Local

Ye Merrie Greenwood Faire fills up Columbia Park with a taste of history

Shane Harris started working with metal around the age of 11.

“I come from a family of blacksmiths,” said the merchant at Ye Merrie Greenwood Renaissance Faire. “When I saw Star Wars, I made a sword because I couldn’t do a light saber.”

Harris, the owner of Redwolf Ltd., was one of dozens of merchants offering everything from jewelry to Elizabethan face panting at the event Saturday and Sunday in Columbia Park in Kennewick.

The event is open between 10 a.m. and 5 p.m. Sunday, and entrance costs $11 per adult, $8 per child or $45 for a family pass with two adults and two children.

This is just one of several shows that Harris takes his jewelry during a stretch from March to November. He travels throughout Washington and Oregon.

His foray into the fair circuit started when a girlfriend at the time dragged him to a show. She had been attending them for years.

“I didn’t want to go,” he said. “I was like, I don’t want to do this. I’m a (Society for Creative Anachronism) guy. But she pushed me into it, and I like it.”

He is just one of the people who have become part of the family at the Ye Merrie Greenwood Renaissance Faire, said Marjorie Kunigisky, one of the event’s organizers. She said the attendance at the 33rd annual fair has been good.

Event continues Sunday

Kunigisky estimated that the majority of the event’s expected 6,000 attendees had come to the park Saturday.

“A lot of good comments,” she said. “People are thrilled with the weather. They like the layout. They’re happy with the acts. ... There’s definitely enough people at the stages, and there’s definitely enough people watching the jousting.”

This is the fourth year since the fair moved from its previous location at Howard Amon Park, and just a year since Stephanie Judd’s death when a tree limb fell after winds of up to 25 mph blew through the area. The city cut back several trees and removed others in response to that tragedy.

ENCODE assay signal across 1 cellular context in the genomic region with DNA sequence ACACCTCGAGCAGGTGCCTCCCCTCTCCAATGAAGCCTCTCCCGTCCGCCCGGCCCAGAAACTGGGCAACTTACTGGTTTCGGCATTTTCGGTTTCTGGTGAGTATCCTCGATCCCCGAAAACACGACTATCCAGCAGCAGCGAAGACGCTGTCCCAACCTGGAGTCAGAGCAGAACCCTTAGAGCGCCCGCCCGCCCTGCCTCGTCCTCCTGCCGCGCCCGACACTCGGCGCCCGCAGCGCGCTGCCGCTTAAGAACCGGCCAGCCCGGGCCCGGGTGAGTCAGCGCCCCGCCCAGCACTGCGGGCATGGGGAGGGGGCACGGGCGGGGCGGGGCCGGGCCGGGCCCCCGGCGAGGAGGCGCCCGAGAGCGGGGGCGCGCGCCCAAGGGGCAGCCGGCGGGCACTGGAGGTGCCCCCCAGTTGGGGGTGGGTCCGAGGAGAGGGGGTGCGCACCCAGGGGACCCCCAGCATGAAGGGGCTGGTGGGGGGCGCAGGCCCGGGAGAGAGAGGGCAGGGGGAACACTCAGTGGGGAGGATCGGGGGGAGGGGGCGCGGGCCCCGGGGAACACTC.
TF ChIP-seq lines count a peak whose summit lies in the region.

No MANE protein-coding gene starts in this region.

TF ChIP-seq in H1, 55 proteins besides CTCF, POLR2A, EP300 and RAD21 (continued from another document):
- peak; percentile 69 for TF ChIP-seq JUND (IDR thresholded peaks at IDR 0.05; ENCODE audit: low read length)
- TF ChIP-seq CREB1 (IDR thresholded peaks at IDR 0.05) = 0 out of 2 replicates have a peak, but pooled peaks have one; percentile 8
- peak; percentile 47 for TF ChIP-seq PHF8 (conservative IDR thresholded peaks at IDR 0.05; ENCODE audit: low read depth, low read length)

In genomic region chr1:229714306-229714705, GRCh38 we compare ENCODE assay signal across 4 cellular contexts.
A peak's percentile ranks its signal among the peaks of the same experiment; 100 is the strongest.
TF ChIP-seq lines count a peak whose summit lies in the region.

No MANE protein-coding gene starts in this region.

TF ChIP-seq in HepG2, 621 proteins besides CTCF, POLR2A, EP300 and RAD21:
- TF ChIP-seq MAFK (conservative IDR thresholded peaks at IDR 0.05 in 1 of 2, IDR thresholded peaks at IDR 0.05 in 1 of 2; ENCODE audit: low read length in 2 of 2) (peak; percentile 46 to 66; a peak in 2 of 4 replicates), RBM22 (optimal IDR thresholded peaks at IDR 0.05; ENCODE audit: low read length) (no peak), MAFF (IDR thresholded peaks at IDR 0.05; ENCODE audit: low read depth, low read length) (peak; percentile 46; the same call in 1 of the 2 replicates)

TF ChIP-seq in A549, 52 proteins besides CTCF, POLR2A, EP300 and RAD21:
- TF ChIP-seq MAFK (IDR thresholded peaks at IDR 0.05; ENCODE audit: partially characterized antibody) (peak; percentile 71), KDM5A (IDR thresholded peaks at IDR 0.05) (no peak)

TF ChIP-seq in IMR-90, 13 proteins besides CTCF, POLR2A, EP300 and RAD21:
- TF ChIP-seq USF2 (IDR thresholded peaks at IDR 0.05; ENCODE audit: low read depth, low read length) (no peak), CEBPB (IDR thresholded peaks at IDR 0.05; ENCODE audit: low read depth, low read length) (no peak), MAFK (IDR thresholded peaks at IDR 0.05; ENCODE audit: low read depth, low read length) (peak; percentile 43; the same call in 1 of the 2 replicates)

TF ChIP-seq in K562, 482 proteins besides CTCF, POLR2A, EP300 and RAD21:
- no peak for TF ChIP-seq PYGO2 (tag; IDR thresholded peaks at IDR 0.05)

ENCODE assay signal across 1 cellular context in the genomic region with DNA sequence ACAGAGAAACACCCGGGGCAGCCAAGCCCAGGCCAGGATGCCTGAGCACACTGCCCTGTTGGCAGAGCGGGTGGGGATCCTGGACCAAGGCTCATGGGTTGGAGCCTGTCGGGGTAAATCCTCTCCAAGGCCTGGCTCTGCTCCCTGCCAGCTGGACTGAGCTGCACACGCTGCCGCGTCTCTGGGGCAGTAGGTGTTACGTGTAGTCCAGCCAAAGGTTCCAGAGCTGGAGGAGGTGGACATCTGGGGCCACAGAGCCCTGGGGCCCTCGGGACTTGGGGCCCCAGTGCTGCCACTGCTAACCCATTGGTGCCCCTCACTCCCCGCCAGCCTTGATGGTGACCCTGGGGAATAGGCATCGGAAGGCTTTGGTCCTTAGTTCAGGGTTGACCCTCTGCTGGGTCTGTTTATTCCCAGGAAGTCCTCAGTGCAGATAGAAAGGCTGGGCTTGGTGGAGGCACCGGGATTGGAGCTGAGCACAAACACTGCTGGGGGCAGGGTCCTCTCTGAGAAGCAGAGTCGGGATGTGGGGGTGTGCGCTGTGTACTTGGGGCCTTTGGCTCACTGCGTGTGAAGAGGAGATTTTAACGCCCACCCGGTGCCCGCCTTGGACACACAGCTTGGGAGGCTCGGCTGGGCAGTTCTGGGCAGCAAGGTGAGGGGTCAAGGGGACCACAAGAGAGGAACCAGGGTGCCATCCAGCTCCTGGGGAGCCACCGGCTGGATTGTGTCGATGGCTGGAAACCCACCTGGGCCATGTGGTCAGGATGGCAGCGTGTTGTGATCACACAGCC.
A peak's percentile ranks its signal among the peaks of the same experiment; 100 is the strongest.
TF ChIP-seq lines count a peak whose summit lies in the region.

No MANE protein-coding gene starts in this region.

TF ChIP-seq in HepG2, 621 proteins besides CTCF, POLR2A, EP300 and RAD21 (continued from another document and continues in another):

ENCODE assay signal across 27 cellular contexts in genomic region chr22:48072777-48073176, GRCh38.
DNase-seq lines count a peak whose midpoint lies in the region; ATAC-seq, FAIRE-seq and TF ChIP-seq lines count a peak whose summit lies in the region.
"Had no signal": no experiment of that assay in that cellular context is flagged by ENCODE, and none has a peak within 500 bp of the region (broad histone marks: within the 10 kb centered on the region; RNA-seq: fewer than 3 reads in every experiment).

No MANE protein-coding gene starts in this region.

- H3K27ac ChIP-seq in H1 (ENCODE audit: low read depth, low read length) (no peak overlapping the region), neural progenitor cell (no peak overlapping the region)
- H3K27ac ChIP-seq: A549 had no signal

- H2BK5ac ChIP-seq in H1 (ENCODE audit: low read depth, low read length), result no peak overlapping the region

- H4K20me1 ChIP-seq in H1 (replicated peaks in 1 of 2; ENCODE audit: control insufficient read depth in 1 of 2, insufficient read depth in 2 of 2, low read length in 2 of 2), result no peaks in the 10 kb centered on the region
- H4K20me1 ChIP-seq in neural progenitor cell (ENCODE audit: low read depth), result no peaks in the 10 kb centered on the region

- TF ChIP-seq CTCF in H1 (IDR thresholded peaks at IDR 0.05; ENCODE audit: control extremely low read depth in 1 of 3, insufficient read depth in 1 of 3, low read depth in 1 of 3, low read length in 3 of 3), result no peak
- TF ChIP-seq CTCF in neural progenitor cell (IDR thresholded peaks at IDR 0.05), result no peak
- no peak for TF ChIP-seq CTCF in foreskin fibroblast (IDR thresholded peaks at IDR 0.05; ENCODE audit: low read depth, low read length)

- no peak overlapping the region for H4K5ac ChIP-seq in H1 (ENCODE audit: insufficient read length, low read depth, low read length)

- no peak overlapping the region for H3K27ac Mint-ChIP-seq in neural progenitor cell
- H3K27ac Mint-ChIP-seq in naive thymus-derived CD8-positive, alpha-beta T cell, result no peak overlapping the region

The fair is more than a craft show in costume; it’s a chance to experience things they may never get the chance to see, said Kunigisky.

Throughout the event there were stages set up where singers, actors, jugglers, dancers and puppeteers performed. It also offers art forms such as madrigal singers or hammered dulcimer players.

What she doesn’t want to see is people be bored, which is why none of the acts run more than half an hour.

The actors, organizers and attendees of the renaissance fair are sometimes figuratively, sometimes literally family. Kunigisky’s daughter held up her granddaughter to wave at a plastic fence. Behind the scenes they were preparing food for the entertainers and vendors who had come to the event.

Just one big, fun family event.

Cameron Probert covers breaking news and education for the Tri-City Herald, where he tries to answer readers’ questions about why police officers and firefighters are in your neighborhood. He studied communications at Washington State University.
  Comments